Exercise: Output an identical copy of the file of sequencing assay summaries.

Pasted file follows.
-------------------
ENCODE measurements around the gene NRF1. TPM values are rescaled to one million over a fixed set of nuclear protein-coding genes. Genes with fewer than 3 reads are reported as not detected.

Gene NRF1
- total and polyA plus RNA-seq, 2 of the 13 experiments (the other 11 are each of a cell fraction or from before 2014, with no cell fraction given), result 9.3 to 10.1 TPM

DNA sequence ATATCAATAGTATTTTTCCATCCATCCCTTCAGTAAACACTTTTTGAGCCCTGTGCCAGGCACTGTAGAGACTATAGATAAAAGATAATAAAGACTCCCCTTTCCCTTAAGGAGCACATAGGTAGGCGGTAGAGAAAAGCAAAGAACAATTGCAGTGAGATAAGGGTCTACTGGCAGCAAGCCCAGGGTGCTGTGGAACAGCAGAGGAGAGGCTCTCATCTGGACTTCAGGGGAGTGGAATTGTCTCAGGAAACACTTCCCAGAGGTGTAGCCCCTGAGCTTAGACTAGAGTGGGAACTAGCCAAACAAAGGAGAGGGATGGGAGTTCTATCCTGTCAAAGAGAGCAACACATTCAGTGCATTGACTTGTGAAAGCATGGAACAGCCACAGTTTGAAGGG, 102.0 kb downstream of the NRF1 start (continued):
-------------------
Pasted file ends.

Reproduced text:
ENCODE measurements around the gene NRF1. TPM values are rescaled to one million over a fixed set of nuclear protein-coding genes. Genes with fewer than 3 reads are reported as not detected.

Gene NRF1
- total and polyA plus RNA-seq, 2 of the 13 experiments (the other 11 are each of a cell fraction or from before 2014, with no cell fraction given), result 9.3 to 10.1 TPM

DNA sequence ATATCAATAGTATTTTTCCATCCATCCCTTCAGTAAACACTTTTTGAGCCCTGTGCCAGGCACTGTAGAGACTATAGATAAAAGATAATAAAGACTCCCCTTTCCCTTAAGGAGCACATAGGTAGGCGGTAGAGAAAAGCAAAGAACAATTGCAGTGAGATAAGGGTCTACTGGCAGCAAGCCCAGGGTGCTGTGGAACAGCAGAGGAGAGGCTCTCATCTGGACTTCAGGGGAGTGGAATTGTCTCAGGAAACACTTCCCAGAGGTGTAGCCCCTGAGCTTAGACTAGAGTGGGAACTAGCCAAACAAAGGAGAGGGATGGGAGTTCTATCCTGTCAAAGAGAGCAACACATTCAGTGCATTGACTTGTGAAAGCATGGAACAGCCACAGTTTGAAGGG, 102.0 kb downstream of the NRF1 start (continued):